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LifeBox

“LifeBox” is a digitally enabled meal box program to improve health and wellbeing by Chowberry Foundation, a US-based 501(c)(3) non-profit designed to empower feeders in vulnerable populations in the U.S with access to affordable healthy nutritious food while educating beneficiaries on healthy eating habits that lead to better health outcomes.

“LifeBox” is hinged on four (4) main pillars namely; a.) Improved access to nutritious food, b). Mobilization for action.  c). Education on health and sustainability and d). Data

Leveraging the Chowberry technology, vulnerable individuals will be mapped to discount affordable nutritious food at risk of waste from vegetable gardens such as “Chef Gardens” (TBC) delivered as DIY Meal kits with matching nutritional information and preparation instructions activated by scanning the QR code on Lifebox using the Chowberry smartphone app. This will foster healthy and sustainable diets while educating beneficiaries on nutritional values and its connection to health outcomes.

By using the Chowberry app technology to CREATE a “LifeBox” by way of selecting from an array of listed fresh foods tagged with its nutritional and health benefits, beneficiaries are instinctively and subconsciously making healthy eating choices through our innovative active participatory learning approach.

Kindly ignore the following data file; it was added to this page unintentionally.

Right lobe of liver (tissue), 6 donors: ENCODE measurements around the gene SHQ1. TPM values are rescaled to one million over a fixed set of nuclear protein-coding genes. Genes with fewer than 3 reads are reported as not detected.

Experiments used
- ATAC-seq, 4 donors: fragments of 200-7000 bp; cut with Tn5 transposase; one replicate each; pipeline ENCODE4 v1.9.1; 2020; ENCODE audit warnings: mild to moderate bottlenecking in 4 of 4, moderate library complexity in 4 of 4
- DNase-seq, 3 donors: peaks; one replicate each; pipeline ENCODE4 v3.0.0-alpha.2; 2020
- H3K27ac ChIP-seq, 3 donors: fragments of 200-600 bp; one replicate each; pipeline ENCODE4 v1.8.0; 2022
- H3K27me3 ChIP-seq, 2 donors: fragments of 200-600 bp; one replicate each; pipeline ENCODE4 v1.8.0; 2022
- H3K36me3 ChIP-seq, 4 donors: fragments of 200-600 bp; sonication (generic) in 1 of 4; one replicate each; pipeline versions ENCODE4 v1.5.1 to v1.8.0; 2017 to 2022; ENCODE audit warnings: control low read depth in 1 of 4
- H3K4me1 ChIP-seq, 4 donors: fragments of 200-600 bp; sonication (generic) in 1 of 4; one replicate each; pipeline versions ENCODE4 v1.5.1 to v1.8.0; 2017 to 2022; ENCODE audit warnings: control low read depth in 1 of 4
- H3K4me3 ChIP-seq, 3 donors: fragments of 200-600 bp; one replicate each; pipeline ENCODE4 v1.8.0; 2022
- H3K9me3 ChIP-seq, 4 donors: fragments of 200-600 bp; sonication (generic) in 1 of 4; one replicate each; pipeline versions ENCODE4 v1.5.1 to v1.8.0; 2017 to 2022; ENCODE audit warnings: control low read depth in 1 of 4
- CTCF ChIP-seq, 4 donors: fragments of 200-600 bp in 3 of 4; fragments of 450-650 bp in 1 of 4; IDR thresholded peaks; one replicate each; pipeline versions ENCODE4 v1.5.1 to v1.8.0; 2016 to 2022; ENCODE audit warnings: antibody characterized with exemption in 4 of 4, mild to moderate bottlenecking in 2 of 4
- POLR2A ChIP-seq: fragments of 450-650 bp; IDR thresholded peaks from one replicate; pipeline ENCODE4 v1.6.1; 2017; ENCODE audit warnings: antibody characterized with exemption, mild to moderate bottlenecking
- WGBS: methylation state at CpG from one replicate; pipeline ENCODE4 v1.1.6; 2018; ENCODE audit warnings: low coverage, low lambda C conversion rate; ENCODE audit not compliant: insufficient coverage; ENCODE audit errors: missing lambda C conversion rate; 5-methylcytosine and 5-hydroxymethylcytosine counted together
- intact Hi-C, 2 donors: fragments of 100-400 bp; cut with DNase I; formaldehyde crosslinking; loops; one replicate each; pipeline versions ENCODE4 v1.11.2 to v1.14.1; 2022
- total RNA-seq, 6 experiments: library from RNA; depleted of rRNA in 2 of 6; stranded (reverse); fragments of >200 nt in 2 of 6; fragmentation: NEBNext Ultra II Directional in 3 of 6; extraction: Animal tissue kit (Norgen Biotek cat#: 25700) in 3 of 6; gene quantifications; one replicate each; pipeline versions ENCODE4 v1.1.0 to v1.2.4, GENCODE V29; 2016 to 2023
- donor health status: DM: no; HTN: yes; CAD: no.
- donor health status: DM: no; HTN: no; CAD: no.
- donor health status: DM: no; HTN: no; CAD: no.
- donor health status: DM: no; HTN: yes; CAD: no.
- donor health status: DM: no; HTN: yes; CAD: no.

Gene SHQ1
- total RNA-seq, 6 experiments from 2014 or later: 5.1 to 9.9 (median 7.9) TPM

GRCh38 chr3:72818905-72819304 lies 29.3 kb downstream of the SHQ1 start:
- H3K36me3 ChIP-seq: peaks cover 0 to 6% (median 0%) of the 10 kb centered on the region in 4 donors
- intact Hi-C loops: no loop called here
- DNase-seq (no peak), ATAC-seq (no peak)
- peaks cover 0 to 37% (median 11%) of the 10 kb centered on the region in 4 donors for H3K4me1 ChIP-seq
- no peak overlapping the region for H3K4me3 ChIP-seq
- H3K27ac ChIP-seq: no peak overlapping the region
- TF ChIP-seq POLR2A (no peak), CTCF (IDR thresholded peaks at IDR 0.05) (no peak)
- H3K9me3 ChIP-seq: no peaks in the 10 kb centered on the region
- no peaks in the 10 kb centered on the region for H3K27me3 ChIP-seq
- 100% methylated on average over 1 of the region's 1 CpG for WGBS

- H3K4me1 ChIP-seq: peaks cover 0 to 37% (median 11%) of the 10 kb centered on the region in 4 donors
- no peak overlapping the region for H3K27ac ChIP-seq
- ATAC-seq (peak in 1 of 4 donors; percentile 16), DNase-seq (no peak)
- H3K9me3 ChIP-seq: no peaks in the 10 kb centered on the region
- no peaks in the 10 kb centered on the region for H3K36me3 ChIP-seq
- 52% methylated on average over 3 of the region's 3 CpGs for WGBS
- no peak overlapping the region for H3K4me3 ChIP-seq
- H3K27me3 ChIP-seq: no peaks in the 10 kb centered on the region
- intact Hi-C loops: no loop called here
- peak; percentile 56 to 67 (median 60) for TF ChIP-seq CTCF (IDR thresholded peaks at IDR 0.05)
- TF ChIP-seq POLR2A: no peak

In addition, the program mobilizes action by building awareness among school age students via a bespoke STEM curriculum showing the interconnected problems of food waste, nutrition and environment and challenge students to develop solutions that address these cross-cutting issues to be used as input in the LifeBox program.

A practical way is to arm the students with technology for gathering data on vulnerable households and fresh food markets or create tools like a recipe builders using STEM skills.  Students will participate in a virtual co-creation scheme to create a “Nutrition Color Code” made of colors and symbols designed to be pasted on the LifeBox packages as they volunteer by helping package the boxes for delivery to vulnerable households, as a result students learn more about nutrition, health and food in a real participatory way.

The target audience for the education and mobilization component is secondary school students (grades 6-12) in both formal (school classroom) and informal (after-school) learning environments. A second phase through a collaboration with our partners JASON.org can reach seven current and highly active partner school districts making the program accessible to over 327,000 youth in our target age range. Target communities are a mix of urban, suburban, and rural, and represent predominantly non-white (84%) and economically disadvantaged (63%) demographics.